Fresh from the BreadLab press and open to feedback from my trusted TFL-ers. This one contains some jaw dropping historic material from the public domain!
Hope to hear what your thoughts are on this video.
What year is the film from? It is pretty........frightening. I'm sure the tobacco helps with hunger pangs and probably provides some calmness. Of course, it may have been something other than tobacco-many plants were smoked.
I love that you got an American film that talks about Holland to the children in the classroom.
My son-in-laws family name is Bos. They have lived for several generations in Minnesota and South Dakota here in the US. Is Bos a common name in Holland?
There are as many "Bos's" around in the Netherlands as there are Smiths running around in the U.S.
I was also amazed to find them talking of Holland. The irony is that, with the material being shot in the 40ies, there is a good chance the Dutch kids they are taught about in the film are in the same, if not worse conditions as themselves. There is poetic beauty in that. I can easily visualize an equally dreary Dutch classroom on the very same day, being taught about kids running through endless fields of healthy corn in The Apalachians.
My grandfather used to smoke dry potato leaves. I haven't smelled it for a while, but I remember I found it always sort of an 'intoxicating' smell...mmm, I wonder... :-)The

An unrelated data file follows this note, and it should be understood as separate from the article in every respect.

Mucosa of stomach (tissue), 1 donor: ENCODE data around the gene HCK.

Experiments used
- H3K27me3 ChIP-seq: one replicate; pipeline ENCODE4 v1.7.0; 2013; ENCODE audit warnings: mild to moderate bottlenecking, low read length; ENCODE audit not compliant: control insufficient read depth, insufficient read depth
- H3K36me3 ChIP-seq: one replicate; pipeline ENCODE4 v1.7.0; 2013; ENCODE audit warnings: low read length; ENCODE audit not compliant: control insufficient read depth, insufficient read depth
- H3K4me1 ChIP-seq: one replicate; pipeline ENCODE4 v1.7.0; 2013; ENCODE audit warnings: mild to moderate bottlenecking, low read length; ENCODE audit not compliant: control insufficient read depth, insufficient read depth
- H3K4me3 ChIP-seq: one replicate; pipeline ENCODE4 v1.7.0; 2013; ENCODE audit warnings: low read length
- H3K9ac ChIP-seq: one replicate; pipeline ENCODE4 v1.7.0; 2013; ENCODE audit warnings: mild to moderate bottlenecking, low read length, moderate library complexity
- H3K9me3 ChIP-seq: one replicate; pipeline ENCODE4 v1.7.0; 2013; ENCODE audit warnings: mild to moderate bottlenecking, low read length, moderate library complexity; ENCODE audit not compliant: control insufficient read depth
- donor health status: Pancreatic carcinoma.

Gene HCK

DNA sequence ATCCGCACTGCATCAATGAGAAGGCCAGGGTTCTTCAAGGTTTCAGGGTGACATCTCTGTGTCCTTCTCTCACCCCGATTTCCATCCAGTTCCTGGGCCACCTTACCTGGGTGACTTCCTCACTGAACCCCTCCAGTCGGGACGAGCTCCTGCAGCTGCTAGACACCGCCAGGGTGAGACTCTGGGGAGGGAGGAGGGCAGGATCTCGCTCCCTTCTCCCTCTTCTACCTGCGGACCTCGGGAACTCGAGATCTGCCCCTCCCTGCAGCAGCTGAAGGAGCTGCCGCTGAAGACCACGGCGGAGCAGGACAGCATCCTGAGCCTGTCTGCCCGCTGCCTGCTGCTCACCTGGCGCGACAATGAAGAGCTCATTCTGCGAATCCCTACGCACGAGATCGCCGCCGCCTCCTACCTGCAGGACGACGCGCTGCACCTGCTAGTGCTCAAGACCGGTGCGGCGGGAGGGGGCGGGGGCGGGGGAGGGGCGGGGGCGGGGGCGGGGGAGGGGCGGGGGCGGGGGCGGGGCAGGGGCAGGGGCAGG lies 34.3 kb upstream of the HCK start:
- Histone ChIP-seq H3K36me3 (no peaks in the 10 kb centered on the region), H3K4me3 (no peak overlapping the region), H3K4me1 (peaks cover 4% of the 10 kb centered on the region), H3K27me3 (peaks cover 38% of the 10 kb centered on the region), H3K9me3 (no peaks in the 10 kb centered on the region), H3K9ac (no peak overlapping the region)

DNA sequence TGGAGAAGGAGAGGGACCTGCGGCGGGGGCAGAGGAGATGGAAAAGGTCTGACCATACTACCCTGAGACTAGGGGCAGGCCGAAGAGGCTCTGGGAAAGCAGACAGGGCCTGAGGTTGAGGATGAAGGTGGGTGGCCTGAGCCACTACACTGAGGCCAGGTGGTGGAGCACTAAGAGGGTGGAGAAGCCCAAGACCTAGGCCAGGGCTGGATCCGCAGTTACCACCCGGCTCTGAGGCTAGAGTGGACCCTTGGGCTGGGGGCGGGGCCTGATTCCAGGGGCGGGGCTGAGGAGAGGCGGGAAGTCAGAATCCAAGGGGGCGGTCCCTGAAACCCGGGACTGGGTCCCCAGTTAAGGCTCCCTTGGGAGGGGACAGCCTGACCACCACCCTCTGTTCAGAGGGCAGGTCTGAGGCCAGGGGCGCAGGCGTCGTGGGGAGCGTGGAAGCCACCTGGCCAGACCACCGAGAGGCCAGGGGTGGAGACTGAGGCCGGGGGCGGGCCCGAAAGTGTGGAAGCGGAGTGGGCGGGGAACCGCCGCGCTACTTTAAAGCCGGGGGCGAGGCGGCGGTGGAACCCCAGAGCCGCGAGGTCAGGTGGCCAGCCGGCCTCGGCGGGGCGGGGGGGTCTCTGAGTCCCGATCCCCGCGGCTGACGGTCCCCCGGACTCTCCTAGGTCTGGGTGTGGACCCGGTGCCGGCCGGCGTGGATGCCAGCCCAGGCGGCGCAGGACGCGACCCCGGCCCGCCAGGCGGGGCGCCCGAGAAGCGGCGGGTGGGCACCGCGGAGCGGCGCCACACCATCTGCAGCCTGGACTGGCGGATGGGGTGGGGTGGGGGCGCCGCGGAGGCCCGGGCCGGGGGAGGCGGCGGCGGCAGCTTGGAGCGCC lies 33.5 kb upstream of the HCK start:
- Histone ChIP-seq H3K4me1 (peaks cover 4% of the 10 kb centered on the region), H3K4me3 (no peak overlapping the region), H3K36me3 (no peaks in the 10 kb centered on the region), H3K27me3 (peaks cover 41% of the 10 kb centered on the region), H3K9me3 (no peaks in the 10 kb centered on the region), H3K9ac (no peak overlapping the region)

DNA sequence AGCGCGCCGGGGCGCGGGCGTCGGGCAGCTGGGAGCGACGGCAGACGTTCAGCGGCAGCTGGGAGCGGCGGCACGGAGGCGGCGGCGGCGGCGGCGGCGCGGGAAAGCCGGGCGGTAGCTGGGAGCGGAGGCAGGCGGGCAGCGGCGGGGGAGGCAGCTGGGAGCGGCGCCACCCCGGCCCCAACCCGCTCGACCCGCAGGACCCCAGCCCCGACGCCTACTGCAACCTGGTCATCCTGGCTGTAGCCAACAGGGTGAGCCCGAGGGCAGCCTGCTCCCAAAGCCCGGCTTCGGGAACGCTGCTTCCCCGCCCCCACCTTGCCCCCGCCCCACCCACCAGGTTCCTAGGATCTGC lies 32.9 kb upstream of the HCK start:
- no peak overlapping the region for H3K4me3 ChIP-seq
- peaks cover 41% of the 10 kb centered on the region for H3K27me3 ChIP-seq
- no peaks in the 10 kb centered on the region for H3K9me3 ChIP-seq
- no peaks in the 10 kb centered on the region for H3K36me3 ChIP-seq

Broxty loaf definitely is a stayer, I can tell you that; I think when grilled/toasted its almost the perfect crossover between hash browns and potato bread. Yummy!
don't see everyday. Guessing it is 1930s depression era? Part of New Deal works program was sending out photographers, film makers, etc. to record what was going on. Interesting stuff to dig up but in this case perhaps overwhelms your overlaid recipe? -Varda
Could be right, I've been trying to cut it back shorter, but with so many gems in there, the people won over the recipe If it does, I hope it overwhelms you in a good way. It is embedded on my last blog post, here. A bit more in context of what happened :-)
Turns out it was made in 1940. Freerk had a lot of sound fixing to make it work with his boxty video. Wonderful film. About 24 minutes long. I wonder if there's any subsistence farming left in Appalachia?
Completely forgot about the bread as I became immersed in the video.
Powerful and saddening.